The Union of South American Nations (Unasur) has promoted regional unity since its creation in Brazil in 2008 under the leadership of the Bolivarian revolutionary, Hugo Chavez.
Reacting to the legislative vote on Wednesday where the Ecuadorean government finalized its withdraw from the Constitutional Treaty of Unasur, leaving the bloc, former foreign minister of the nation, Guillaume Long, said the move favor United States interests.
The exit from the South American organization, founded in 2008 in a bid to form a stronger regional bloc to better position the region in negotiations with foreign powers, will be detrimental to Ecuador's interests said Long, who represented the Andean country to the United Nations between 2016 and 2017.
"Washington was always suspicious of Mercosur, and even boycotted" the pact, said the former diplomat. "Since the end of the 1990s, the U.S. government has always actively sought a solution similar to the NAFTA trade agreement with Mexico for the entire region," referring to all of Latin America.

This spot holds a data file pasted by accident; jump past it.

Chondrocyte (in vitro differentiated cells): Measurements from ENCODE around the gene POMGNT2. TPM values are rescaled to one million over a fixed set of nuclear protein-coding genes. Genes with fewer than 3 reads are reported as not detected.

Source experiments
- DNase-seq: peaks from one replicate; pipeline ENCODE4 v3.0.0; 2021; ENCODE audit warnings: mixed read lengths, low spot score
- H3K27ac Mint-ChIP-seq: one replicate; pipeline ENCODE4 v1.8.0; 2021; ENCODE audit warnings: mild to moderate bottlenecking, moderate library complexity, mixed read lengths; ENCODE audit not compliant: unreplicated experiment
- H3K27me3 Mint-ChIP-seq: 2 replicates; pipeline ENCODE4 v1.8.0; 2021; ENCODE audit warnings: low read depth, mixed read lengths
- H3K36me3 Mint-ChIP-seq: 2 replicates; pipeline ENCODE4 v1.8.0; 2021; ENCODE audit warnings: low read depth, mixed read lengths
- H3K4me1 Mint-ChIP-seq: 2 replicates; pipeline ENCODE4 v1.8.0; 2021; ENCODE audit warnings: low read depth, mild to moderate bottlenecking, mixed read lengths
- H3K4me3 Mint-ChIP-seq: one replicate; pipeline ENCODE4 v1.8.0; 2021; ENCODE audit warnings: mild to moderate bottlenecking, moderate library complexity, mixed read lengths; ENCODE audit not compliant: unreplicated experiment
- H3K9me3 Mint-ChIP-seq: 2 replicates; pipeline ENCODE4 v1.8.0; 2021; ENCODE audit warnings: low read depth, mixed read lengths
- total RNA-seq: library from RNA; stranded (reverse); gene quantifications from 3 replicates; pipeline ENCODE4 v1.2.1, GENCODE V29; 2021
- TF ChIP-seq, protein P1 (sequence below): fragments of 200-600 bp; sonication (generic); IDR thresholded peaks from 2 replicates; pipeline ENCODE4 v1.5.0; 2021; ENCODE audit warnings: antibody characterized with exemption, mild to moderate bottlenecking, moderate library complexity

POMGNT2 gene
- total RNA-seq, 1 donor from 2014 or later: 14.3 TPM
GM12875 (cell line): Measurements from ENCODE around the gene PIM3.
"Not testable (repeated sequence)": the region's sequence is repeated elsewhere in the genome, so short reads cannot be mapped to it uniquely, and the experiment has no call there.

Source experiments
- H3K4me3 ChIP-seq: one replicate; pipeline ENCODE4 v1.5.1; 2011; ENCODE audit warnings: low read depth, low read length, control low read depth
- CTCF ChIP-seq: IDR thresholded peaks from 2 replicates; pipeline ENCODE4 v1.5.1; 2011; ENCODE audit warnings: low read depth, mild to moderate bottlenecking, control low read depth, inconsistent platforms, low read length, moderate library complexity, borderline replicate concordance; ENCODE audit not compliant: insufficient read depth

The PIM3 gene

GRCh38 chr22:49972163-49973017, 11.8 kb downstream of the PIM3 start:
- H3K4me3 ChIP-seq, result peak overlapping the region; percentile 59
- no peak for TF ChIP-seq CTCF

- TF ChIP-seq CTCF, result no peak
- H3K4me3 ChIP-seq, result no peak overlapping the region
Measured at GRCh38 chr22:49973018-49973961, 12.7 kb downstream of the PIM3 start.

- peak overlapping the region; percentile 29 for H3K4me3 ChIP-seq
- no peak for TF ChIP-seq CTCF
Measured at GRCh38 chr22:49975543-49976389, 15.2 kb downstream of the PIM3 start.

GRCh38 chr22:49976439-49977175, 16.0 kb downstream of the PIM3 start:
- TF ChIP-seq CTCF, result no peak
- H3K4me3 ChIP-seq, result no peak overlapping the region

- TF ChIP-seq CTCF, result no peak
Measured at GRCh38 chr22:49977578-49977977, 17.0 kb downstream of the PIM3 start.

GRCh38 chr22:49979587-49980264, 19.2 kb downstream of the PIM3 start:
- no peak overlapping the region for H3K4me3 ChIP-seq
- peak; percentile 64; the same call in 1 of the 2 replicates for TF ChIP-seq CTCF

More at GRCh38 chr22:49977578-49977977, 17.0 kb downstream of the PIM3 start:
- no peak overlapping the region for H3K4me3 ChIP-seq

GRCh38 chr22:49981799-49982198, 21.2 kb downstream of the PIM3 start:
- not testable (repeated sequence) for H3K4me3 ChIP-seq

The government of Lenin Moreno is now the second to formalize its abandonment of the treaty, putting it in the ranks of right-wing Colombian President Ivan Duque, who on Aug. 27, 2018, made a similar decision to leave the pact.
Since April 2018, Argentina, Brazil, Chile, Paraguay and Peru also suspended their participation, leaving Venezuela, Bolivia, Guyana, Suriname and Uruguay as active members of Unasur.
The Unasur's headquarters, located in Quito, Ecuador and whose property was donated by the previous government of Rafael Correa, will return to state hands, leaving the body without any building. In July 2018, Lenin Moreno announced his plans for the building, which are that he hopes to create an intercultural university.